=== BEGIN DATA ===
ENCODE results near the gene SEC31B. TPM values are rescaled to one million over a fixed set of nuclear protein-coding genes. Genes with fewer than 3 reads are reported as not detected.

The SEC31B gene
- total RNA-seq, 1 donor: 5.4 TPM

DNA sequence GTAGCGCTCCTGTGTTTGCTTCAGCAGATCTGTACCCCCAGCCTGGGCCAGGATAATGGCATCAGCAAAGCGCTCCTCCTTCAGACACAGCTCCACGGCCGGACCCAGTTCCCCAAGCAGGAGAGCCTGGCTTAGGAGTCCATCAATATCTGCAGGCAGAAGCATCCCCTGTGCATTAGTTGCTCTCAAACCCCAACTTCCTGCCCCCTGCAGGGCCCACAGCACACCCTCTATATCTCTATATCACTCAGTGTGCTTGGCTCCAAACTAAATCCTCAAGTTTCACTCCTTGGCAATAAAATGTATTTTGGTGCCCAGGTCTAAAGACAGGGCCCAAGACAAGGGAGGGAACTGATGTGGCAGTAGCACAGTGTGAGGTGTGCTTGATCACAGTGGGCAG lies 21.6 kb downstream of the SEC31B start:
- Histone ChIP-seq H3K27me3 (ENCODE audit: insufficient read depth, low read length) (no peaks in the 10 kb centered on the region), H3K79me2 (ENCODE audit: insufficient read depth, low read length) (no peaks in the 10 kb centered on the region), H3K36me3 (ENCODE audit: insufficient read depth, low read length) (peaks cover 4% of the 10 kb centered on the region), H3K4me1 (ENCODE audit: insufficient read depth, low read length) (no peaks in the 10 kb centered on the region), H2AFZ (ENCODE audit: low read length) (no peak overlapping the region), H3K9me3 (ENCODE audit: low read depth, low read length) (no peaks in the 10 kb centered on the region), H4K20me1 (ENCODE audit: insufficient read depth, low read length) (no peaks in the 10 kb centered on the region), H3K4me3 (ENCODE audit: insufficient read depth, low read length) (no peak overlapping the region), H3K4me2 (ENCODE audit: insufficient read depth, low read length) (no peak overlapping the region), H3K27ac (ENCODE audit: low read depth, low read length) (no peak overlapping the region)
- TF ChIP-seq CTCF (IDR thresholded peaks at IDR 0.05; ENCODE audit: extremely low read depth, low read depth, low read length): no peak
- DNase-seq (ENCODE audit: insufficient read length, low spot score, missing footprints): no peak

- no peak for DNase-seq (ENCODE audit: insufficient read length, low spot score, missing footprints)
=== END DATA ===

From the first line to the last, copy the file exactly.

ENCODE results near the gene SEC31B. TPM values are rescaled to one million over a fixed set of nuclear protein-coding genes. Genes with fewer than 3 reads are reported as not detected.

The SEC31B gene
- total RNA-seq, 1 donor: 5.4 TPM

DNA sequence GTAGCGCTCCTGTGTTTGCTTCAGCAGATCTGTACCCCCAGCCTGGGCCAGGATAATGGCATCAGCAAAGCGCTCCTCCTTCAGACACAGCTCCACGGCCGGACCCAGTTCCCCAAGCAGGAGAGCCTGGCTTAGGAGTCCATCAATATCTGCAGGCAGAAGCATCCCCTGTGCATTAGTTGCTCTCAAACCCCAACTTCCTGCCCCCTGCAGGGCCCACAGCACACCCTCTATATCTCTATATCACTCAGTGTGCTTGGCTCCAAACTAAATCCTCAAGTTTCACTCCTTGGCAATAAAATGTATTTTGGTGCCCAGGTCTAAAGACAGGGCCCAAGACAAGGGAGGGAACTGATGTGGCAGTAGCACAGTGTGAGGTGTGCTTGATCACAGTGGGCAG lies 21.6 kb downstream of the SEC31B start:
- Histone ChIP-seq H3K27me3 (ENCODE audit: insufficient read depth, low read length) (no peaks in the 10 kb centered on the region), H3K79me2 (ENCODE audit: insufficient read depth, low read length) (no peaks in the 10 kb centered on the region), H3K36me3 (ENCODE audit: insufficient read depth, low read length) (peaks cover 4% of the 10 kb centered on the region), H3K4me1 (ENCODE audit: insufficient read depth, low read length) (no peaks in the 10 kb centered on the region), H2AFZ (ENCODE audit: low read length) (no peak overlapping the region), H3K9me3 (ENCODE audit: low read depth, low read length) (no peaks in the 10 kb centered on the region), H4K20me1 (ENCODE audit: insufficient read depth, low read length) (no peaks in the 10 kb centered on the region), H3K4me3 (ENCODE audit: insufficient read depth, low read length) (no peak overlapping the region), H3K4me2 (ENCODE audit: insufficient read depth, low read length) (no peak overlapping the region), H3K27ac (ENCODE audit: low read depth, low read length) (no peak overlapping the region)
- TF ChIP-seq CTCF (IDR thresholded peaks at IDR 0.05; ENCODE audit: extremely low read depth, low read depth, low read length): no peak
- DNase-seq (ENCODE audit: insufficient read length, low spot score, missing footprints): no peak

- no peak for DNase-seq (ENCODE audit: insufficient read length, low spot score, missing footprints)